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Dining Philosophers problem

  • Last Updated : 24 Jun, 2021

Overview :
Dining Philosophers Problem States that there are 5 Philosophers who are engaged in two activities Thinking and Eating. Meals are taken communally in a table with five plates and five forks in a cyclic manner as shown in the figure.

Constraints and Condition for the problem :

  1. Every Philosopher needs two forks in order to eat.
  2. Every Philosopher may pick up the forks on the left or right but only one fork at once.
  3. Philosophers only eat when they had two forks. We have to design such a protocol i.e. pre and post protocol which ensures that a philosopher only eats if he or she had two forms.
  4. Each fork is either clean or dirty.

Solution :
Correctness properties it needs to satisfy are :

  1. Mutual Exclusion Principle –
    No two Philosophers can have the two forks simultaneously.
  2. Free from Deadlock –
    Each philosopher can get the chance to eat in a certain finite time.
  3. Free from Starvation –When few Philosophers are waiting then one gets a chance to eat in a while.
  4. No strict Alternation.
  5. Proper utilization of time.

Algorithm(outline) :

loop forever
    p1: think
    p2: preprotocol
    p3: eat
    p4: postprotoco

First Attempt :
We assume that each philosopher is initialized with its index I and that addition is implicitly modulo 5. Each fork is modeled as a semaphore where wait corresponds to taking a fork and signal corresponds to putting down a fork.

Algorithm –

semaphore array[0..4] fork ← [1, 1, 1, 1, 1]
loop forever
       p1 : think                
       p2 : wait(fork[i])
       p3 : wait(fork[i + 1])
       p4 : eat
       p5 : signal(fork[i])
       p6 : signal(fork[i + 1])

Problem with this solution :
This solution may lead to a deadlock under an interleaving that has all the philosophers pick up their left forks before any of them tries to pick up a right fork. In this case, all the Philosophers are waiting for the right fork but no one will execute a single instruction.

Second Attempt :
One way to tackle the above situation is to limit the number of philosophers entering the room to four. By doing this one of the philosophers will eventually get both the fork and execute all the instruction leading to no deadlock.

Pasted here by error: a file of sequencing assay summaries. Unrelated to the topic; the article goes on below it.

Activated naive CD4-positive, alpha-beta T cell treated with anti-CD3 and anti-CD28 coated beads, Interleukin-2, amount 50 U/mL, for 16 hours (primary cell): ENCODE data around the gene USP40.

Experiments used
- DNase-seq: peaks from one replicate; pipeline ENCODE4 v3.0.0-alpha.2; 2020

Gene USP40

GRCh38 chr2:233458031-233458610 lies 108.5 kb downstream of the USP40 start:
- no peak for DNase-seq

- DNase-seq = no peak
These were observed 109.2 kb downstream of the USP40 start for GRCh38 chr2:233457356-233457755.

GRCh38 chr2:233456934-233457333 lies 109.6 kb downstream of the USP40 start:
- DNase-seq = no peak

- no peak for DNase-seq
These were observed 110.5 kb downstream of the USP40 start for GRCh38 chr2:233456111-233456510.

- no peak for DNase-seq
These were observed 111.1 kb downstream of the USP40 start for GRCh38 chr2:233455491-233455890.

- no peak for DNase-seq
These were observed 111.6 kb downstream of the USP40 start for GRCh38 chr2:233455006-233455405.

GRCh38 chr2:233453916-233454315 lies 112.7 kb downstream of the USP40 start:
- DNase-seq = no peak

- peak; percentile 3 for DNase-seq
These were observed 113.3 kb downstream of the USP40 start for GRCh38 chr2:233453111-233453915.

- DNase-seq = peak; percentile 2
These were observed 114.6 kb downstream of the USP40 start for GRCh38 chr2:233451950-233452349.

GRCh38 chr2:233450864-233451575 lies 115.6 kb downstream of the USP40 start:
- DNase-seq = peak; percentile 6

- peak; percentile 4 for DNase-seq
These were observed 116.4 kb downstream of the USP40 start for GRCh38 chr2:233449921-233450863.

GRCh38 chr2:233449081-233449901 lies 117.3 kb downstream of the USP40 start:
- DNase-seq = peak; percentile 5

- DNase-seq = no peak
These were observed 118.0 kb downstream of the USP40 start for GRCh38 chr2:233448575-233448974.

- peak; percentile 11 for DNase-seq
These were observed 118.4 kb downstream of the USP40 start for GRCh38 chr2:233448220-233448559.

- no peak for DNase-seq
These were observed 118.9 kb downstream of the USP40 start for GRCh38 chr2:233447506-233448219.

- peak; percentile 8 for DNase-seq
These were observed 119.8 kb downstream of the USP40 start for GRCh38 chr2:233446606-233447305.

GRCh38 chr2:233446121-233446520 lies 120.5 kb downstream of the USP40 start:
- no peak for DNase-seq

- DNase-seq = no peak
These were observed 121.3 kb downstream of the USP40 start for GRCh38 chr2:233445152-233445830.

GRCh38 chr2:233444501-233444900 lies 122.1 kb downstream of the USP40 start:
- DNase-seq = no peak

Algorithm –

semaphore array[0..4] fork ← [1, 1, 1, 1, 1]

   semaphore room ← 4
   loop forever
       p1 : think                
       p2 : wait(room)                        
       p3 : wait(fork[i])                                  
       p4 : wait(fork[i + 1])                                           
       p5 : eat                                                
       p6 : signal(fork[i])         
       p7 : signal(fork[i + 1])                  
       p8 : signal(room)

In this solution, we somehow interfere with the given problem as we allow only four philosophers.

Third Attempt :
We use the asymmetric algorithm in the attempt where the first four philosophers execute the original solution but the fifth philosopher waits for the right fork and then for the left fork.

Algorithm –

semaphore array [0..4] fork ← [1,1,1,1,1]

For the first four philosophers –

loop forever
   p1 : think            
   p2 : wait(fork[i])                     
   p3 : wait(fork[i + 1])                              
   p4 : eat                                   
   p5 : signal(fork[i])                                            
   p6: signal(fork[i + 1])


For the fifth philosopher –

loop forever
   p1 : think            
   p2 : wait(fork[0])                     
   p3 : wait(fork[4])                              
   p4 : eat                                   
   p5 : signal(fork[0])                                            
   p6 : signal(fork[4])